Roses by Clara Sipprell, 1920s

Clara Sipprell (1885-1975) :: [Rose in glass bottle], ca. 1922. Gelatin silver print. | src Amon Carter Museum of American Art
Clara Sipprell (1885-1975) :: [Rose and figurines], ca. 1922. Gelatin silver print. | src Amon Carter Museum of American Art
Clara Sipprell (1885-1975) :: [Rose and figurines], ca. 1922. Gelatin silver print. | src Amon Carter Museum of American Art
Clara Sipprell (1885-1975) :: Phyllis’s Roses, 1925. Gelatin silver print. | src Amon Carter Museum of American Art

Tulips, ca. 1911 (Clara Sipprell)

Clara Sipprell (1885-1975) :: Tulips, ca. 1911. Glass transparency. Additive color screen plate(*). | src Amon Carter Museum
Clara E. Sipprell :: Tulips, ca. 1911. Glass transparency. Additive color screen plate(*). | src Amon Carter Museum of American Art

(*) Additive Color Screen Plate or Screen Plate were known commonly by the product name: Autochrome, Filmcolor, Lumicolor, Alticolor. Used mainly between 1907 and 1935. Initially it has a glass support; later products on film supports. This process was the first fully practical single-plate color process. The Autochrome plate or Screen plate could record both saturated and subtle colors with fidelity, and since the screen and the image were combined, there were no registration problems. Nonetheless, it had its drawbacks: the exposure times were long, and the processed plates were very dense, transmitting only less than the 10% of the light reaching them.

The result is a soft, subdued, dreamy colored image. And grainy. Although the starch grain filters were microscopically small their random distribution meant that inevitably there would be clumping of grains of the same color.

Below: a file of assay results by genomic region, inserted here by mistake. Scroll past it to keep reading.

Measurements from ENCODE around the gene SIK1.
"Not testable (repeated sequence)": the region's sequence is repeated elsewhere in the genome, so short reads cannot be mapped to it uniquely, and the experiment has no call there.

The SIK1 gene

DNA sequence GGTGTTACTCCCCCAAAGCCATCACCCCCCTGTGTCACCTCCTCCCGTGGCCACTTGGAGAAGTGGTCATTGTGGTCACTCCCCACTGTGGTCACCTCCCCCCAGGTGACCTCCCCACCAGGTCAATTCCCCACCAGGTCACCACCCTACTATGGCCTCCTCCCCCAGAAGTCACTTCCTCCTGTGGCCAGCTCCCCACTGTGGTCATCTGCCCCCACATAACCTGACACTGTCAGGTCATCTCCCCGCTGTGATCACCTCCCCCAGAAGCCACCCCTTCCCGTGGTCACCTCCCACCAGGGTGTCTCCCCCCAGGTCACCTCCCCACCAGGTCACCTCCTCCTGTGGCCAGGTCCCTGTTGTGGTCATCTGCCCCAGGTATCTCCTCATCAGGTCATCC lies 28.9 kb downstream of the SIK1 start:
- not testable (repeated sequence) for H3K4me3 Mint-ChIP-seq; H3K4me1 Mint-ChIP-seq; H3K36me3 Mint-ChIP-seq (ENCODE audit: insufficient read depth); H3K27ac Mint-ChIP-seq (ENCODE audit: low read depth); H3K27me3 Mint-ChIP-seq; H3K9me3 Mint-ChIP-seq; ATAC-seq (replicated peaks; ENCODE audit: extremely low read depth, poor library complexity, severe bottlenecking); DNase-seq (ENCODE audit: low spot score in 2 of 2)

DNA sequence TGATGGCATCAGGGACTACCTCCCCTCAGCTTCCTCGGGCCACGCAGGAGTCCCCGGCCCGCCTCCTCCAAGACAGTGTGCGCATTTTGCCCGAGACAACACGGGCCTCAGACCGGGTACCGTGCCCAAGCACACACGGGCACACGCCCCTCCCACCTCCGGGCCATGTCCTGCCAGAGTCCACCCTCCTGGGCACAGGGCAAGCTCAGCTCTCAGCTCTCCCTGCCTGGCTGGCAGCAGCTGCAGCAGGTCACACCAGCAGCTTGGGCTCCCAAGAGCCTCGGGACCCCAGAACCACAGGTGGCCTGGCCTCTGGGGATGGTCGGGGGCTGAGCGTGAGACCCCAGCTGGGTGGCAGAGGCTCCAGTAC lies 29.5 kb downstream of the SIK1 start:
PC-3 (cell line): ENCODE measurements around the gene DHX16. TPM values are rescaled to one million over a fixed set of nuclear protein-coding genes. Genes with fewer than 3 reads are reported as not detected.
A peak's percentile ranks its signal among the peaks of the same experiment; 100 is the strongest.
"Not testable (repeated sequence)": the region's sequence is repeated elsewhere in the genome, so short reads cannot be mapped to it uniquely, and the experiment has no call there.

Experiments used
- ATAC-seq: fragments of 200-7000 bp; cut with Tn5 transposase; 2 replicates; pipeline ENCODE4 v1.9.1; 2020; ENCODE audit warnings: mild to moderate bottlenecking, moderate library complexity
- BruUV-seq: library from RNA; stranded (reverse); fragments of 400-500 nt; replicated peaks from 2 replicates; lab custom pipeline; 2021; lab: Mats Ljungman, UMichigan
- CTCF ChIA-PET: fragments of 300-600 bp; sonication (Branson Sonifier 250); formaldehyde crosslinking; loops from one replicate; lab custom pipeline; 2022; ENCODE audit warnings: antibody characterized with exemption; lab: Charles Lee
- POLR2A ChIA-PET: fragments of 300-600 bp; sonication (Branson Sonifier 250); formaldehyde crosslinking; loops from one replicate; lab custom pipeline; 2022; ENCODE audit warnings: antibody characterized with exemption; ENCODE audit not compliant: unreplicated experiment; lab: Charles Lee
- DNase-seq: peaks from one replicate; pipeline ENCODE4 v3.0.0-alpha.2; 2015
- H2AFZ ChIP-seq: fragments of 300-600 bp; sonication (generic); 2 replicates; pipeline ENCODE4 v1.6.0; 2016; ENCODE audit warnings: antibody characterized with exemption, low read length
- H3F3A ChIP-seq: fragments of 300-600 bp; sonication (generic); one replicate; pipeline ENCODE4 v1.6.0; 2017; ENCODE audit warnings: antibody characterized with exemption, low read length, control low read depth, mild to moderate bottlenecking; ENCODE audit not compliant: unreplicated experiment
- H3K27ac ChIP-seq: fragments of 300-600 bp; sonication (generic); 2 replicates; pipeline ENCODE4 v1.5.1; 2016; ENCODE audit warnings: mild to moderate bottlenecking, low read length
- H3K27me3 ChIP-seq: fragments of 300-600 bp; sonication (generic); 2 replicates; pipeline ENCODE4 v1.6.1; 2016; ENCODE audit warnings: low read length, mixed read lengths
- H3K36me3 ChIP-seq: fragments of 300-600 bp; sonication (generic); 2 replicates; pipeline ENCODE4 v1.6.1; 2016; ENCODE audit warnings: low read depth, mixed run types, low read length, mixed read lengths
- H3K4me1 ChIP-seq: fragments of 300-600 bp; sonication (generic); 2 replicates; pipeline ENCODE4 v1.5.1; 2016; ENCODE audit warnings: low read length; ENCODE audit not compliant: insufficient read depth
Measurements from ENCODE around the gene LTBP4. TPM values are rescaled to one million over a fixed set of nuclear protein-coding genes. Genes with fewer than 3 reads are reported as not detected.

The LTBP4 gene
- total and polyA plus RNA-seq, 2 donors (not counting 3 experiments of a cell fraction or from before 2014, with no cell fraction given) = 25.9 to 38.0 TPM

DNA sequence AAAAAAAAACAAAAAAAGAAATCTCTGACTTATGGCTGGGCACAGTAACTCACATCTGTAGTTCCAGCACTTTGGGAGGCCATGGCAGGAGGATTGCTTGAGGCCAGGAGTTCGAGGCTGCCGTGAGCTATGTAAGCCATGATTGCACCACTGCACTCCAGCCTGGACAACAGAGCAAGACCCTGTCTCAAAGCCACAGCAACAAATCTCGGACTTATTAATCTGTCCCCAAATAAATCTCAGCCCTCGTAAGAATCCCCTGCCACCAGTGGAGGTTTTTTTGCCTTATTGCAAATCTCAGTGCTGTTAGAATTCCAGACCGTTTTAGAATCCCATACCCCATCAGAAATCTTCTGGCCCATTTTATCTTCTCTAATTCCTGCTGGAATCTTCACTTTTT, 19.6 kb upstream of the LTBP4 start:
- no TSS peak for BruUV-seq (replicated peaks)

Mesdames Morter at 4 x 14

Mesdames Morter (Dorothy Gladys Morter & Reta May Morter) :: Destiny ~ Self-Portrait, ca. 1918. | src 4 x 14 at Keith de Lellis Gallery
Mesdames Morter (Dorothy Morter & Reta Morter) :: Love Praying ~ Self-Portrait, ca. 1923. | src 4 x 14 at Keith de Lellis Gallery
Mesdames Morter (Dorothy Morter & Reta Morter) :: Dearheart ~ Self-Portrait, 1923. | src 4 x 14 at Keith de Lellis Gallery
Mesdames Morter (Dorothy & Reta Morter) :: Autumn Defying Winter ~ Self-Portrait, ca. 1918. | src 4 x 14 at Keith de Lellis Gallery

Vera Milcinovic, 1926

Arnold Genthe :: Vera Milcinovic, 7 January 1926. Nitrate negative. (detail) | src Library of Congress
Arnold Genthe :: Vera Milcinovic, January 7th, 1926. Nitrate negative. | src Genthe photograph collection (Library of Congress)

Decorative Study nº 1 Pomegranates, ca. 1906

Minna Keene (née Bergmann, Canadian born Germany, 1861-1943) :: Pomegranates, ca. 1910. Carbon print with some details reduced by hand. | src Stephen Bulger Gallery
Minna Keene (née Bergmann, Canadian born Germany, 1861-1943) :: Decorative Study nº 1. Pomegranates, Cape Town, South Africa, ca. 1906. Carbon print, mounted on exhibition board. Original photograph. | src Bonhams
A fine example of a signed exhibition-quality image of one of Minna Keene’s most famous of images, taken at her home in Cape Town. Using her young daughter Violet as the model, she created an iconic Pre-Raphaelite image, combining the beauty of a young girl with nature. This image was included in the famous Tate London Exhibition in 2016, Painting with Light alongside Julia Margaret Cameron, Millais, Emerson, Goodall, Hacker, Rossetti, and others. In 1911, “Pomegranates” was awarded Picture of the Year at the London Photographic Salon. [quoted from source]
Minna Keene (née Bergmann, Canadian born Germany, 1861-1943) :: Pomegranates (aka Decorative Study), ca. 1910. Green carbon print by Minna Keene. This photograph is believed to be of Violet Keene, her daughter, according to Getty Images. | src The Royal Photographic Society Collection, Victoria and Albert Museum, London via Getty Images

Lydia Lopoukhova, 1914

Arnold Genthe :: Lydia Lopoukhova, glass negative, February 4th, 1914. | src Library of Congress
Arnold Genthe :: Lydia Lopoukhova, glass negative, February 4th, 1914. | src Library of Congress